Sources: Tigers, Braves interested in Damon

It’s not clear how many suitors are showing interest in

Johnny Damon at the moment. But the Tigers and Braves are

definitely among the group, multiple major league sources told late Friday.

Both clubs hold spring training near Damon’s Orlando

home and play their home games in the Eastern time zone —

satisfying two criteria that Damon is said to be considering.

Thus far, the Braves have taken a more passive approach than

the Tigers. They would be happy to sign Damon if he “falls

into their lap,” one source said Friday, but are unlikely to

offer him a lucrative deal.

In that sense, Atlanta is one of many clubs that could sign

Damon if his price drops far enough. A number of teams — the

Rays, Blue Jays or Angels, to name a few — would benefit from

Damon’s presence. The issue is whether their respective

owners are willing to authorize the additional expense at this late

hour of the baseball offseason.

Late last month, one major league executive said agent Scott

Boras was seeking at least $9 million for Damon.

Detroit’s pursuit hinges on the willingness of team

owner Mike Ilitch to expand the budget for a star player —

something he did previously with Boras clients Ivan Rodriguez and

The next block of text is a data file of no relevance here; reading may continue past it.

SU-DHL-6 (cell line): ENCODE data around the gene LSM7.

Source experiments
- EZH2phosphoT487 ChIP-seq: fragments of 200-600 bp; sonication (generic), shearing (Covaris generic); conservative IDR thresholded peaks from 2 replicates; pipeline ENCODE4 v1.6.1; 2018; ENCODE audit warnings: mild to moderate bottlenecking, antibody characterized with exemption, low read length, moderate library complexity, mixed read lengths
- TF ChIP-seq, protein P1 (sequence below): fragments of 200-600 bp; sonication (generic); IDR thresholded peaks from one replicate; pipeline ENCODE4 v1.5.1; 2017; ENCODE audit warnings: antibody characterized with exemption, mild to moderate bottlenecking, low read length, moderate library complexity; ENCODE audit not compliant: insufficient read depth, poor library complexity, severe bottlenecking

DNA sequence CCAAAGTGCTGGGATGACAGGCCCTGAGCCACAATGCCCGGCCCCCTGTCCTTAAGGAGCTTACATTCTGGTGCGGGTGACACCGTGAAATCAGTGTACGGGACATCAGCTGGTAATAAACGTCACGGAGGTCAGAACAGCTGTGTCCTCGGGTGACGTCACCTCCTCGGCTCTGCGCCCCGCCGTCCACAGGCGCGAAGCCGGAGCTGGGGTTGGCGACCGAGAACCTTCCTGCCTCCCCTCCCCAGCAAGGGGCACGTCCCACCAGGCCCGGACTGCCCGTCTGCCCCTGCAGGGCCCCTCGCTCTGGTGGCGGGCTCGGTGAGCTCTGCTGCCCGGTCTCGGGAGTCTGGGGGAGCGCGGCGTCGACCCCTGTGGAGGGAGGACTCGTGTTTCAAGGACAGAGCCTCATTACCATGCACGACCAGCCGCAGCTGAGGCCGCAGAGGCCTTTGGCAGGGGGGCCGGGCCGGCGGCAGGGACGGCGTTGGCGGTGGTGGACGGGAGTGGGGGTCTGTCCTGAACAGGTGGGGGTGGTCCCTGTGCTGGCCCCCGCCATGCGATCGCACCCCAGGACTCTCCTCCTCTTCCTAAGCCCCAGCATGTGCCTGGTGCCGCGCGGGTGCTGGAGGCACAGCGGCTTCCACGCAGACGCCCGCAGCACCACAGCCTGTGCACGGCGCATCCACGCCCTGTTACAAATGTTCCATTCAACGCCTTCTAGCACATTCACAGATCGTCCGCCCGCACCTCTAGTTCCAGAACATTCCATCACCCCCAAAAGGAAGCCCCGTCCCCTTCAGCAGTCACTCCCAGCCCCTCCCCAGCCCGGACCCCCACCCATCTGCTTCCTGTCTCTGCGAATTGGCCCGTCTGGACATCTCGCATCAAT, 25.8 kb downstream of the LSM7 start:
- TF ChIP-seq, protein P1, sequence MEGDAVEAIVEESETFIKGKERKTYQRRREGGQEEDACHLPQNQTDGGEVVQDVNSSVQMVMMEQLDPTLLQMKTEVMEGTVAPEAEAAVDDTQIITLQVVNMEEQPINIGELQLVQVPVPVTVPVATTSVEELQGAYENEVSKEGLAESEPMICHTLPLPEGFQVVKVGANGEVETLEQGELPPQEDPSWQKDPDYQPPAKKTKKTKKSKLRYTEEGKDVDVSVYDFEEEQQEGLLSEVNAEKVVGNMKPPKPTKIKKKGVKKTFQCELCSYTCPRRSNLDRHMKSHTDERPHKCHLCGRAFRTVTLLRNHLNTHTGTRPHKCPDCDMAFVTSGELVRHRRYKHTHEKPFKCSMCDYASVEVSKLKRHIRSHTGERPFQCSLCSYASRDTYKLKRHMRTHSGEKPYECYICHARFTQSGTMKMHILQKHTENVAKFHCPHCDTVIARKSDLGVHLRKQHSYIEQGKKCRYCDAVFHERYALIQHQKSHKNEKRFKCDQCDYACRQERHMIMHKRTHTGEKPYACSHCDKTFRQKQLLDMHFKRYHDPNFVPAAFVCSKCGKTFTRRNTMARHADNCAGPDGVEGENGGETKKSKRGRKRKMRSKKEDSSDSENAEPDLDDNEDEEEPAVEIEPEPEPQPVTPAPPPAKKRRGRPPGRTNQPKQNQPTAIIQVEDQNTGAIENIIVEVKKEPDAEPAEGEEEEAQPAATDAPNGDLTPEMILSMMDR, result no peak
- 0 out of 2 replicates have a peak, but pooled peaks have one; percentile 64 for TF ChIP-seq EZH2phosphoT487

Magglio Ordonez.

At a Thursday news conference to announce Justin

Verlander’s new $80 million contract with the team, Tigers

club president/general manager Dave Dombrowski was asked about the

perception that the team was slashing payroll with the trades of

Curtis Granderson and Edwin Jackson.

“I guarantee you, if Mike Ilitch owns the team,

you’re going to try to win,” Dombrowski said.

“There might be some adjustments you need to make. But he is

going to try to win at this point. It starts with your owner, and

he wants to win.”

Dombrowski declined to answer a specific question about Damon

but did say that the Tigers’ 2010 payroll would be

“pretty similar” to what it was last year. That could

be an important piece of information, considering that the Detroit

payroll stood at around $130 million as of last Opening Day.

With every arbitration case settled, the Tigers’

payroll is on course to be a little over $120 million once the

regular season begins. According to those estimates, Detroit could

offer Damon a one-year deal worth around $6 million and keep the

payroll below where it stood at this time last year.